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So what does the future hold?

In the last three issues I’ve talked about some of the challenges that have been facing our high streets in recent times and I hope contributed to people’s understanding of these issues.  I’ve also shared my thoughts on one possible way forward that I think, with the right structure and as full participation by all interested parties, could work in our area.  But what might the future hold? What might our high streets be like in 5-10 years’ time? Will what many see as the “high street nightmare” come true as our formerly vibrant community hubs disappear, to be replaced by rows of residential units, fitness centres and coffee shops? Or will the high street of the early 2020’s be very familiar to the customer of a decade before.  I was trying hard to avoid references to time travel there, by the way, even though I regularly see the next Dr Who walking round Crouch End…..

Firstly, my greatest, indeed dearest, hope – which I’m sure everyone reading this will share – is that independent traders will have retained a large presence, giving vibrancy and distinctiveness to each of our high streets. I believe, despite the view in some quarters that “independents” are doomed, that with a collective will, some creative thinking and the right kind of help, they will survive.

Two factors in particular may I believe help “independents” in the coming years.

Business Rate reform is firmly on the political agenda and, regardless of the “colour” of the next Government, something will happen in this regard – as I mentioned last month, Ed Miliband has fired the first shots in the battle for the small business vote.   The Retail Price Index sitting at a pre-credit crunch level of 3.2%  in October ( as the economic recovery seemingly strengthens although I have my own cautious views about the good news we’re hearing at the moment) , with a likely effect on Business Rates in 2014-15, will also increase the pressure for reform.  I’m not factoring in any direct financial support for businesses from, say, Local Authorities, in this article, as the effect of Business Rate reform on Council revenues cannot yet be gauged.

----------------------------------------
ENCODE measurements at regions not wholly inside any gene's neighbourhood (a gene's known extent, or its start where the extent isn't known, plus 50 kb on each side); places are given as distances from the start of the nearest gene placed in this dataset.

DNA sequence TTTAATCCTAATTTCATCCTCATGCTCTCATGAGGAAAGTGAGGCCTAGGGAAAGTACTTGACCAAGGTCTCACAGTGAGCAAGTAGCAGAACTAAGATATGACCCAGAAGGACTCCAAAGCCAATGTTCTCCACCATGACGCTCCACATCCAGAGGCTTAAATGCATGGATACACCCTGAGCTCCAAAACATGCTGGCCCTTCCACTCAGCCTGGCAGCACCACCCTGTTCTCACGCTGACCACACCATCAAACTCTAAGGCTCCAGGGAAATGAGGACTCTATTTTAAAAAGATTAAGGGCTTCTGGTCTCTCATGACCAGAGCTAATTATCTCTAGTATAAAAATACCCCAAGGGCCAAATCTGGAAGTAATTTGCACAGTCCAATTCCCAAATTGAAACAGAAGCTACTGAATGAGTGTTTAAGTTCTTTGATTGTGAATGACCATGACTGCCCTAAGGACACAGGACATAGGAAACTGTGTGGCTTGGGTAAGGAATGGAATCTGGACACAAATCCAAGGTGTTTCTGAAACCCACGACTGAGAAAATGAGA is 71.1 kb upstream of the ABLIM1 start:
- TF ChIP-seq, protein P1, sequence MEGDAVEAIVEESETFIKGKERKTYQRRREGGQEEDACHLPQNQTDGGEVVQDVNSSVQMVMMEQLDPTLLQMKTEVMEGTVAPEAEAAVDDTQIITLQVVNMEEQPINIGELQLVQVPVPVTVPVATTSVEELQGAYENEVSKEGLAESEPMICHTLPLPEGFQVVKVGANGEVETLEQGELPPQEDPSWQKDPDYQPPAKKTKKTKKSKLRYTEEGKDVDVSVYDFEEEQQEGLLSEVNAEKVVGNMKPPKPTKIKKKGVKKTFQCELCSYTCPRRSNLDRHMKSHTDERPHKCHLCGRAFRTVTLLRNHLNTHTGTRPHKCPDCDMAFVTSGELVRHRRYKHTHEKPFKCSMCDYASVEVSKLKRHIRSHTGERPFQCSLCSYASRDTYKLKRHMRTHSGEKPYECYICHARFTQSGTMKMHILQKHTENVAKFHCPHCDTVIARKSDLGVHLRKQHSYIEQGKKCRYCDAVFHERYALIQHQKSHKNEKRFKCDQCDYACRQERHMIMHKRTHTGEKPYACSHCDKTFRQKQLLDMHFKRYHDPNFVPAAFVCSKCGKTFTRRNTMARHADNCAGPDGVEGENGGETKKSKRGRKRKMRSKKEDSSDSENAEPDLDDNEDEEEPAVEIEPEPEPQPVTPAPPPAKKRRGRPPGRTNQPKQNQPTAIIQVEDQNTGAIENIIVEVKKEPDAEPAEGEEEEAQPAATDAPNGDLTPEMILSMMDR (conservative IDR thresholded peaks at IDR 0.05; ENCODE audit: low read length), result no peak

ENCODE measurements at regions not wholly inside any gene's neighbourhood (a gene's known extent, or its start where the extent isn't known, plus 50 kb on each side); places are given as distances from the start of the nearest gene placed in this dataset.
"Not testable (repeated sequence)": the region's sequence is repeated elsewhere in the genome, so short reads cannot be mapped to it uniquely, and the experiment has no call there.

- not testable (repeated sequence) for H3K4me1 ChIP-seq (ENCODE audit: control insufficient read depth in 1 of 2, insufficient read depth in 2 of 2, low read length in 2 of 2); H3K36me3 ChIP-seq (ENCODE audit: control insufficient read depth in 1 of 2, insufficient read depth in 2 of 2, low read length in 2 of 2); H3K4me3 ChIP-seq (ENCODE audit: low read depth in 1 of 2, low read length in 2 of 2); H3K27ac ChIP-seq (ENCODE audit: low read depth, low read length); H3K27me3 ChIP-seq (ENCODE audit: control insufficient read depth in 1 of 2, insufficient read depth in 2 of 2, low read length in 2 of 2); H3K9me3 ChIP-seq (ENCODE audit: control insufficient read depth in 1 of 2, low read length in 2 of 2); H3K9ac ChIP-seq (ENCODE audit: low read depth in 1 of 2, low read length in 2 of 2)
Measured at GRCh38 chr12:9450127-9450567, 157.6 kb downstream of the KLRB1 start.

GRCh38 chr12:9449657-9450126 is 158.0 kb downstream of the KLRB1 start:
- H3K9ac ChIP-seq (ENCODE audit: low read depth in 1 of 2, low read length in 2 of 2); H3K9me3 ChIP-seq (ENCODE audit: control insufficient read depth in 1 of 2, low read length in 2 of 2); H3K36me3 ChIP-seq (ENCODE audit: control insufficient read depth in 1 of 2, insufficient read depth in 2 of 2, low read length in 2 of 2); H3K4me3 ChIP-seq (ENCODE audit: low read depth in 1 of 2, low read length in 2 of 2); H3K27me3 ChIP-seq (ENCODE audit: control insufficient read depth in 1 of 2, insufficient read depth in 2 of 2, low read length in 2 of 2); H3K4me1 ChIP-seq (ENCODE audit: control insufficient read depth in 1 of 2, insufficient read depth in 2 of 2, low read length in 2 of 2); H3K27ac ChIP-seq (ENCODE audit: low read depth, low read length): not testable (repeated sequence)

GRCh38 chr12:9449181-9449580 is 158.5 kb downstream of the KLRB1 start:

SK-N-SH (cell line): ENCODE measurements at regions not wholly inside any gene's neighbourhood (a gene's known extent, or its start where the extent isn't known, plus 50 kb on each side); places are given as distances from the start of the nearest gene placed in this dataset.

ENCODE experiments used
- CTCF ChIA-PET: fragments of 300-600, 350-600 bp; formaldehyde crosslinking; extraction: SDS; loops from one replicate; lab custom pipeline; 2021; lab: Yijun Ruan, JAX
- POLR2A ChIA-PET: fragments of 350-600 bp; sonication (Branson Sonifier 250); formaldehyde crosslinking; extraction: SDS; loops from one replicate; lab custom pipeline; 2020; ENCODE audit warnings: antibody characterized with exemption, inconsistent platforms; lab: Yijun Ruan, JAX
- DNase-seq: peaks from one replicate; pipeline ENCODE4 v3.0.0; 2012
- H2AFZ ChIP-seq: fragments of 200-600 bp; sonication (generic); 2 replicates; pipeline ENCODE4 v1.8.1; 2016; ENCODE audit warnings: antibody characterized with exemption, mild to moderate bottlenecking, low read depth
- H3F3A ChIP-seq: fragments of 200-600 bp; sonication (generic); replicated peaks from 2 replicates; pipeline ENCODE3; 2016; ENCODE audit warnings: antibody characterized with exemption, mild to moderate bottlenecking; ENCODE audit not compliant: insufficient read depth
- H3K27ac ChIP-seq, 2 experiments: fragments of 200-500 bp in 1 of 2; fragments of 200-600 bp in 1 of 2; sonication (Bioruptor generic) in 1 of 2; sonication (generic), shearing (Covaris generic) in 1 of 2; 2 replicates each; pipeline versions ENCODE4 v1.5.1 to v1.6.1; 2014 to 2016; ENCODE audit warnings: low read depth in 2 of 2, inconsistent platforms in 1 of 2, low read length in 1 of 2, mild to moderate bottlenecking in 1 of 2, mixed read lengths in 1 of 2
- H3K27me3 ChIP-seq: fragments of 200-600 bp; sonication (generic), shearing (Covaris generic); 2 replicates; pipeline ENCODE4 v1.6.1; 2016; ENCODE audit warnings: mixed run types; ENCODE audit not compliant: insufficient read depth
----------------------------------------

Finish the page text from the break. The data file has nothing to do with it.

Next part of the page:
Although there’s a great diversity of opinion as to how this might be achieved, there will inevitably be a significant change to the parking control regimes in our high street – whether it’s through 15 or 30-minute amnesties, removal of double yellow lines, the reduction of or even in some places the scrapping of charges – which will make life easier for both customers and retailers. As with Business Rates, this will be a political battleground in the run-up to the next General Election and something will happen.

There can, I believe, be opportunities for succeeding generations of new businesses to emerge and thrive – something I see as critical to the retail future in our part of London. Pop-up shops may become a regular feature of  our retail landscapes as landlords see the benefits of short-terms lettings to new businesses in order to keep “lights on” by means other than the dreaded charity shops, aided by reformed Business Rates.  Market-type stalls in available space, both regular and event-driven, will add both colour to our town centres and a further opportunity for new businesses to try out their ideas.